Role of the Cellular Stress Response in the Biogenesis of Cysteamine-Induced Astrocytic Inclusions in Primary Culture
Version of Record online: 5 OCT 2006
Journal of Neurochemistry
Volume 61, Issue 5, pages 1755–1765, November 1993
How to Cite
Mydlarski, M. B., Liang, J.-J. and Schipper, H. M. (1993), Role of the Cellular Stress Response in the Biogenesis of Cysteamine-Induced Astrocytic Inclusions in Primary Culture. Journal of Neurochemistry, 61: 1755–1765. doi: 10.1111/j.1471-4159.1993.tb09813.x
- Issue online: 5 OCT 2006
- Version of Record online: 5 OCT 2006
- Recieved November 9, 1992; revised March 1, 1993; accepted March 15, 1993.
- eme oxygenase;
- eat-shock protein;
- lucose-regulated protei;
- eroxidase activity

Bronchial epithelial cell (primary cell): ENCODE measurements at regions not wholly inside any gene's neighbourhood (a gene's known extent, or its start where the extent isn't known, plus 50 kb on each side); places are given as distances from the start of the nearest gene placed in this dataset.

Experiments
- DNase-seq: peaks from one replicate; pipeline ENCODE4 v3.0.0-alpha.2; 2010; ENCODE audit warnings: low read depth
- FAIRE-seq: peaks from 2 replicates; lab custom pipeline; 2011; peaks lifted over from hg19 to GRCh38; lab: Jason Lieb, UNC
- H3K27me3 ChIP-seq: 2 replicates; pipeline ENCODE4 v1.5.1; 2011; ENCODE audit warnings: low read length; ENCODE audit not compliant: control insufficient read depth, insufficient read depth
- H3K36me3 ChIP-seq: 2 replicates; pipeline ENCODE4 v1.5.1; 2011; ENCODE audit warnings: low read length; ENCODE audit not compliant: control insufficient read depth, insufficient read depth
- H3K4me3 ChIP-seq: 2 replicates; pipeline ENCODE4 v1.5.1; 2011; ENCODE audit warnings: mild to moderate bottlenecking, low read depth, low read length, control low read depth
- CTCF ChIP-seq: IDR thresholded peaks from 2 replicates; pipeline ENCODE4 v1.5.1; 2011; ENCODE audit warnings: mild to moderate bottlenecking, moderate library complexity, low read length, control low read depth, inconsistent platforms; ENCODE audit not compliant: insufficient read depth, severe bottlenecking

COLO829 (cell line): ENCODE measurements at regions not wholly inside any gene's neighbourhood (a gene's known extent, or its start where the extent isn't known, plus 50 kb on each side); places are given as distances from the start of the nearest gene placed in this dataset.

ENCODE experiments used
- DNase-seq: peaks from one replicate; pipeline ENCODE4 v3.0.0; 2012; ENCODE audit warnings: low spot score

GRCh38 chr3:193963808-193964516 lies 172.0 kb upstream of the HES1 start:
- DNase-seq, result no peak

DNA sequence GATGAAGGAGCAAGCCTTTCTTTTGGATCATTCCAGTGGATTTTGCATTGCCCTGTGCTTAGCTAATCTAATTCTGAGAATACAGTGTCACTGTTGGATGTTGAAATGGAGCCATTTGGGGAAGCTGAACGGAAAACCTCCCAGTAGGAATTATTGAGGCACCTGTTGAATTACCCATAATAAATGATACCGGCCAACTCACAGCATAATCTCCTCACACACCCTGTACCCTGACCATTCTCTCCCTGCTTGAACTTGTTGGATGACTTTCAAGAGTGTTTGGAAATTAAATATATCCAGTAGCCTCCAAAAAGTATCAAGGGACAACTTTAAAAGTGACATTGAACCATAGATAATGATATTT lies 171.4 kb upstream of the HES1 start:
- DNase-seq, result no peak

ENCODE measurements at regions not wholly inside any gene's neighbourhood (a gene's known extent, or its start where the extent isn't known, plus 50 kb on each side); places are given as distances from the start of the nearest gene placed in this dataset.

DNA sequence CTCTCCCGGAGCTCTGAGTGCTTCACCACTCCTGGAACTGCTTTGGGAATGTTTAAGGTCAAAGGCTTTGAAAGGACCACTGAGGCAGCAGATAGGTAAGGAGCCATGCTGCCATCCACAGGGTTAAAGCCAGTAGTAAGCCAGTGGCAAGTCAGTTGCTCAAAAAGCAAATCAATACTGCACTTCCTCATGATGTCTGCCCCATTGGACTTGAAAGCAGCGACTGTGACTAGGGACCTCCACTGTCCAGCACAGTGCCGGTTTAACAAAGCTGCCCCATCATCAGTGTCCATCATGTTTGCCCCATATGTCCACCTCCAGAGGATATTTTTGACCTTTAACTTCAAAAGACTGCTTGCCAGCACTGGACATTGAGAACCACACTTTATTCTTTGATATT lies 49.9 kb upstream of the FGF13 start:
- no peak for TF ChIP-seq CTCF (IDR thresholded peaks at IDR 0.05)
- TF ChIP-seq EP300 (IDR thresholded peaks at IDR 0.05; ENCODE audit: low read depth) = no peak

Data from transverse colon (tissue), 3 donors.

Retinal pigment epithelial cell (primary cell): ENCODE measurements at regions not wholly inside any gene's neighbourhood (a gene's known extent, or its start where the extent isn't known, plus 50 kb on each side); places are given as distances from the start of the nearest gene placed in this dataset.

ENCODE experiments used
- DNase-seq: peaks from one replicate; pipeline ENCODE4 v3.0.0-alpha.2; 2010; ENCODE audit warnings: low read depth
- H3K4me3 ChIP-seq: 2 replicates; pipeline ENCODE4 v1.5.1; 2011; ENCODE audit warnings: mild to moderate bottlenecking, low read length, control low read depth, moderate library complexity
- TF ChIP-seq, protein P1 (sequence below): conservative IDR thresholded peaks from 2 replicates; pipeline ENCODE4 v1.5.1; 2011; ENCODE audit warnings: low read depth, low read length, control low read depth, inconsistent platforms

Abstract— Cysteamine (CSH; 2-mercaptoethylamine) stimulates the accumulation of peroxidase-positive inclusions in cultured astroglia akin to those observed in the aging periventricular brain. Because CSH induces the synthesis of a stress protein (heme oxygenase) in rat liver, we hypothesized that aspects of the cellular stress response may play a role in the biogenesis of CSH-induced astro-cyte granules. In the present study, we performed indirect immunofluorescent staining and immunoblotting for various stress proteins in rat neuroglial cultures. Exposure of astrocyte cultures to CSH enhanced immunostaining for heme oxygenase-1 (HO-1) and heat-shock proteins 27, 72, and 90, but not glucose-regulated protein 94, relative to untreated cultures. CSH-pretreated astrocytes exhibited enhanced tolerance to H2O2 toxicity relative to untreated cells, providing physiological evidence of an antecedent stress response in the former. In addition, exposure for 12 days to H2O2, a known inducer of the stress response, elicited astrocyte granulation similar to that observed with CSH. Chronic induction of HO-1 and other stress proteins may participate in the biogenesis of metal-loporphyrin-rich inclusions in CSH-treated astroglial cultures and in astrocytes of the aging periventricular brain.